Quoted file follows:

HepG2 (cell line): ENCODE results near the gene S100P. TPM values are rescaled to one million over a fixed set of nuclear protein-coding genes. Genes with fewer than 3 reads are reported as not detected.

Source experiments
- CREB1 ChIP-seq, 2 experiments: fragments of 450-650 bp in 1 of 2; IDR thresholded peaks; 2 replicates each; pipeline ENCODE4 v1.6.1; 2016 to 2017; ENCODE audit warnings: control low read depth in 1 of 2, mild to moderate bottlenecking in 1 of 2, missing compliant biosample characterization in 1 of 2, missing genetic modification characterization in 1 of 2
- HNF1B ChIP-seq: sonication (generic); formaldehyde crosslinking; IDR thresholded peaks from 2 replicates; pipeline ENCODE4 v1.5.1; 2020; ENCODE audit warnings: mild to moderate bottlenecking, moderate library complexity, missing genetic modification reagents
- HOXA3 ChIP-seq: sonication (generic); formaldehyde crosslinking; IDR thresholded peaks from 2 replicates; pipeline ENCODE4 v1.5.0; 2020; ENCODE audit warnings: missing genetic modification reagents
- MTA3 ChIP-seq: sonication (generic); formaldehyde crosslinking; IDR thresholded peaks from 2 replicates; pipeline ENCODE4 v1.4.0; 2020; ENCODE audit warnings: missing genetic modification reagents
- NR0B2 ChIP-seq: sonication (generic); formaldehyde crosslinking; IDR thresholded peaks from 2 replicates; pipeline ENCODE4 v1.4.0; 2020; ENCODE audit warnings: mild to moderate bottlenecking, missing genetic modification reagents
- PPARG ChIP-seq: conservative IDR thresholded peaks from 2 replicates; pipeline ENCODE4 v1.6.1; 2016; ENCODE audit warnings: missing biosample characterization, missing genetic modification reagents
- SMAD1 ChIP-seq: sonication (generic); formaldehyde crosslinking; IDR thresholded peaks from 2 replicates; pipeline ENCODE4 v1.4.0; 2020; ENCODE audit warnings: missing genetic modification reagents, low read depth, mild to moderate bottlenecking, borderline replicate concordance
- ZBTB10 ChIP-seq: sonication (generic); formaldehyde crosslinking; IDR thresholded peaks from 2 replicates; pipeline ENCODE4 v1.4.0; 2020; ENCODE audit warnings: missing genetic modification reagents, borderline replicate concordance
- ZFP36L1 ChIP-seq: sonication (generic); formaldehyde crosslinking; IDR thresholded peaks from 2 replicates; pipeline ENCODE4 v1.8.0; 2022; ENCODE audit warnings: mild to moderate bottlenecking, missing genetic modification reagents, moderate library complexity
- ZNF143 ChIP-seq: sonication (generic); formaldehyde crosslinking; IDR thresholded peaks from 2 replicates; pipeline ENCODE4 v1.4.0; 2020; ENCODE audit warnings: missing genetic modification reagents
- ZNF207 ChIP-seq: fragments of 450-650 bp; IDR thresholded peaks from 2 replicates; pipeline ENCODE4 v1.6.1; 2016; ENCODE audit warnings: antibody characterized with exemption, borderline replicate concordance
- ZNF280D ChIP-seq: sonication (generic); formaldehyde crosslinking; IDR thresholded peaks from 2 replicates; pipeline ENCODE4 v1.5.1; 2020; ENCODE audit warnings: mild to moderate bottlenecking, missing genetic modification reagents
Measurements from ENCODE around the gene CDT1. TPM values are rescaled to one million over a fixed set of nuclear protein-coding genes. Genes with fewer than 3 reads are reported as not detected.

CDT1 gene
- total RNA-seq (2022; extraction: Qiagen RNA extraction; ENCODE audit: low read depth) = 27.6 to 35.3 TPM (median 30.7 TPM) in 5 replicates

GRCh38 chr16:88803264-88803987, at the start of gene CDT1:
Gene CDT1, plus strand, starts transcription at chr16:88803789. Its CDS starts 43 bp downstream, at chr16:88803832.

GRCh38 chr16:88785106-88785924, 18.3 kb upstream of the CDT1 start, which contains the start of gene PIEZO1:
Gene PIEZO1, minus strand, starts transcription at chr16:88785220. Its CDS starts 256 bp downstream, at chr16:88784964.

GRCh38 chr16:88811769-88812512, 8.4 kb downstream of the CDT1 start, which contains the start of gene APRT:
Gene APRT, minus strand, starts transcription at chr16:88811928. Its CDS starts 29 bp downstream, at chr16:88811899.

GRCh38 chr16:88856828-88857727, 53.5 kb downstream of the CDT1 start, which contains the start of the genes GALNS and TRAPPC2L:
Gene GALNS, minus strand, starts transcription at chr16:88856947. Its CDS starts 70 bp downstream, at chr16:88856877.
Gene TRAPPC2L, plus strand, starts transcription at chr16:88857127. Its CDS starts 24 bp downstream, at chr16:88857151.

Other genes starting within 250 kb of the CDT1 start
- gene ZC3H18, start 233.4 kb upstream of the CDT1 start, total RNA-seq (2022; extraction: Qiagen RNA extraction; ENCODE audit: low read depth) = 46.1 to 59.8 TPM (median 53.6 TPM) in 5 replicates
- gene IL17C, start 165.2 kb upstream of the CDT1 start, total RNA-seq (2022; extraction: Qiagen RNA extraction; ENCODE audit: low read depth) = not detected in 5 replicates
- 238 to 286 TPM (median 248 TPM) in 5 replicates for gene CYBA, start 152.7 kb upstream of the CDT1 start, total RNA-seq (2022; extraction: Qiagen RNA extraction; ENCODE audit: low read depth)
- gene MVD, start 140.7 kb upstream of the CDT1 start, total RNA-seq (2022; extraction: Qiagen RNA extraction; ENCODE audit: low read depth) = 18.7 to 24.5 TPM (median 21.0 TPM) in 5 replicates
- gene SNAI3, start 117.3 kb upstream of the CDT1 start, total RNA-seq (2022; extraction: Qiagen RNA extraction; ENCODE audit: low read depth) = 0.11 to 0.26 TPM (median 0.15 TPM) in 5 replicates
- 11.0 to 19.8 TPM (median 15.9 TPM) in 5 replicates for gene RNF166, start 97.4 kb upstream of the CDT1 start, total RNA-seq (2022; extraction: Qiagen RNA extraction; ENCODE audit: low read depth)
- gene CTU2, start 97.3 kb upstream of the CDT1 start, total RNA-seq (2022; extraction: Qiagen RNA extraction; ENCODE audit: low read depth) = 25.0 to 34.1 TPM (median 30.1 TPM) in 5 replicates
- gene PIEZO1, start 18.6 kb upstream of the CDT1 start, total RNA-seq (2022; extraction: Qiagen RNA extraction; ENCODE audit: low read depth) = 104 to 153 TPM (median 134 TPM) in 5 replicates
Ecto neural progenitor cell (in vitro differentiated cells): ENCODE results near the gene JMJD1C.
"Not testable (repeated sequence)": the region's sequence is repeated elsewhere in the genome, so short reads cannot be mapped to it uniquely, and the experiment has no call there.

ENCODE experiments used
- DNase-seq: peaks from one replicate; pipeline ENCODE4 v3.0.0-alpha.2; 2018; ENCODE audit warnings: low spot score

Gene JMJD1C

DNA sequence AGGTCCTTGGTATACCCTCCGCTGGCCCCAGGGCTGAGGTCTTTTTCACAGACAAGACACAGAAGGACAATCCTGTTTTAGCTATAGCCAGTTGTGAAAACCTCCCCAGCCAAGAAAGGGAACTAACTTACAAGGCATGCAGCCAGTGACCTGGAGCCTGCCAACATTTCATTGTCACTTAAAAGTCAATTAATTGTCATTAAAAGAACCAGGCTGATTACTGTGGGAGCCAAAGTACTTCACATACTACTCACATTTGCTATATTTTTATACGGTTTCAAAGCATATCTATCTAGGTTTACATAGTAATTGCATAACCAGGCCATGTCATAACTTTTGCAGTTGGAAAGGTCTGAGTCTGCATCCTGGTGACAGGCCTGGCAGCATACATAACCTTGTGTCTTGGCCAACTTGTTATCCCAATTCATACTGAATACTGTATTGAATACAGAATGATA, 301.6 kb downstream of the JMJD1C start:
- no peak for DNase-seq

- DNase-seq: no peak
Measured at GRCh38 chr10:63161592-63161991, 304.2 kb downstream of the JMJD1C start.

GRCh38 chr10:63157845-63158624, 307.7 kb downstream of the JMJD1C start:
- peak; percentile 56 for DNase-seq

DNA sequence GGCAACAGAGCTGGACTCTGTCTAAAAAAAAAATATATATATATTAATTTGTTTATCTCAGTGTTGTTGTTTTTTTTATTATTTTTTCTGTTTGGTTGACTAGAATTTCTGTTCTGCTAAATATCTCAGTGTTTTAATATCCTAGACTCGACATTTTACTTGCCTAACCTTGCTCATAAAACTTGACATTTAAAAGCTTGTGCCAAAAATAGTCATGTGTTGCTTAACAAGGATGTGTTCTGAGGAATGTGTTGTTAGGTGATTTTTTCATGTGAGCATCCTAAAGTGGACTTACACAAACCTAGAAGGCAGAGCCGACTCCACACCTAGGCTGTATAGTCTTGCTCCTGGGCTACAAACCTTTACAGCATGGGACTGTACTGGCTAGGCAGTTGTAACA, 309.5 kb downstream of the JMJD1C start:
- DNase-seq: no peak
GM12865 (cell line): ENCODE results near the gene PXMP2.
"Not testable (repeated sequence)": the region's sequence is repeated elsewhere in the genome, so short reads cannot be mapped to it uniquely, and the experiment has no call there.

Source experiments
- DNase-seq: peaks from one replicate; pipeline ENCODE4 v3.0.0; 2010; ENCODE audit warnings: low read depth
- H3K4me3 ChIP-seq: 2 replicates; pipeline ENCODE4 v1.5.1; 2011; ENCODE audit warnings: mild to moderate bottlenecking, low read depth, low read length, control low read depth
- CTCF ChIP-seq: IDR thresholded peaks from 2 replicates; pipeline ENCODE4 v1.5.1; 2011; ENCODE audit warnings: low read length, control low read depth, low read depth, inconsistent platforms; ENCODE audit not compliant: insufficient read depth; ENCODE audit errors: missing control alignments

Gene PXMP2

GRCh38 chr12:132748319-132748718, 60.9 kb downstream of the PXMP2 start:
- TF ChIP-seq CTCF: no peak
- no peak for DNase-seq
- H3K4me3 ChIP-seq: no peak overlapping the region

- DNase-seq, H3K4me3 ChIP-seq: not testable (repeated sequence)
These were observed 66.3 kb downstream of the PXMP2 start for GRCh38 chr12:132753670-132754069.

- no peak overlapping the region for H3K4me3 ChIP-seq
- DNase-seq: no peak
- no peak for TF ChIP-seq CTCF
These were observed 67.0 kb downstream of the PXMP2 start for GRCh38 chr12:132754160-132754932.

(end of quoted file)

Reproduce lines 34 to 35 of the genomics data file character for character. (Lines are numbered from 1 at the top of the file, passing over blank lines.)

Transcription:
- gene CTU2, start 97.3 kb upstream of the CDT1 start, total RNA-seq (2022; extraction: Qiagen RNA extraction; ENCODE audit: low read depth) = 25.0 to 34.1 TPM (median 30.1 TPM) in 5 replicates
- gene PIEZO1, start 18.6 kb upstream of the CDT1 start, total RNA-seq (2022; extraction: Qiagen RNA extraction; ENCODE audit: low read depth) = 104 to 153 TPM (median 134 TPM) in 5 replicates